Montgomery County 2008


Sunday morning on the first weekend of October this year as a friend and I walked out on the Montgomery County all-Terrier show grounds in Blue Bell, Pa., just after judging started, my companion echoed exactly the feeling I had when I arrived at the Community College that morning: that she missed the old show grounds, the mist that hung in the hollows on the grounds at Temple University first thing on a crisp morning, the familiar layout of the tents and the rings: Cairns, Norwich, Norfolks and Scotties on the back row along the street, with Kerries there at the end; Airedales on this front corner and Smooths and Wires here, side by side; Wheatens and Schnauzers on that end, too, nearer the big grooming tent. We cherished, as dog people do, going back to Montgomery every year to our familiar old grounds. Although we don’t realize it at the time, we make so many memories year after year at dog shows, and particularly at shows like Montgomery that are especially significant to us.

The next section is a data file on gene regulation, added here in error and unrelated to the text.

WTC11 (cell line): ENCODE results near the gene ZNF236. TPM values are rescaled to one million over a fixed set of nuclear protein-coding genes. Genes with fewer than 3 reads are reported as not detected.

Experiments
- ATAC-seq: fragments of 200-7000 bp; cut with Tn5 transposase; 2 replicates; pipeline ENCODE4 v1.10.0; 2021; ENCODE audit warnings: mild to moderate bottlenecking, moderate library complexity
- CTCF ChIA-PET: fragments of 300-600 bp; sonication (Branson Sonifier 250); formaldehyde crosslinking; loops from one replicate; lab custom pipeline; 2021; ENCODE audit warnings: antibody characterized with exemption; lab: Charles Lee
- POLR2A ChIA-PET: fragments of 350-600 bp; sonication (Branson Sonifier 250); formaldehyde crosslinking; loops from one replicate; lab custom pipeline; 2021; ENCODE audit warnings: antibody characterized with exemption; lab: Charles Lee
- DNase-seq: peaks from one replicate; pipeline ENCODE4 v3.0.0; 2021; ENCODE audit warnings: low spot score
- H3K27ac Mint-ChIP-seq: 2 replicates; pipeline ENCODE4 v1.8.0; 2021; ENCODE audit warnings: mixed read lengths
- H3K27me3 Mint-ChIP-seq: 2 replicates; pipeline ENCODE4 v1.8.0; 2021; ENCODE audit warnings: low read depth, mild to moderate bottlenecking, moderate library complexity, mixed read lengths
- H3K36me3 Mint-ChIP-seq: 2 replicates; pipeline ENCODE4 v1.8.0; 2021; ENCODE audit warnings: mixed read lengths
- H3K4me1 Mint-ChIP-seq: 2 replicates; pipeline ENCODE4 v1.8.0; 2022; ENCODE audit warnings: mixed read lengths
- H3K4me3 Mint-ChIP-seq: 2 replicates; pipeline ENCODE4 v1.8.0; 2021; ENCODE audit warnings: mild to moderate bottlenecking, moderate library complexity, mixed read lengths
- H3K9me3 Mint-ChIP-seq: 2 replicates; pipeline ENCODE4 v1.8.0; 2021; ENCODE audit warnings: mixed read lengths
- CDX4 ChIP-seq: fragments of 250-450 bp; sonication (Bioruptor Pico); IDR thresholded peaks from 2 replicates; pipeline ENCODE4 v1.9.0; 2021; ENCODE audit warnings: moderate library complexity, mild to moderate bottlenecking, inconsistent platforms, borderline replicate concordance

But the new show grounds at Blue Bell, Pa., — not really new anymore, since Montgomery has been there since 2005 — are really quite good, and the show committee has already, in just four short years, made improvements in organization and planning. There are distinct advantages to the new show grounds, mentioned here before, not the least of which is that with all the rings in one central location handlers are much more likely to be able to make all of their dogs — which of course is so important to owners at such a significant show — and anyone with an interest in seeing multiple breeds can easily go from ring to ring and keep up with several different breeds at one time, something that was often impossible at Ambler. The grounds are attractive, parking is plentiful and convenient, the lunch and overseas visitor tents are handy to the rings, and as always the ring embellishments are simple and tasteful. Montgomery County is still the favorite dog show of so many people, and not just Terrier people. The quality in every breed is amazing, the judges of the highest caliber. As I said in our coverage of this show the first year that it moved from Temple University to Blue Bell, Montgomery County is not its venue — it is the quality of the dogs exhibited there and of the dog people gathered there.

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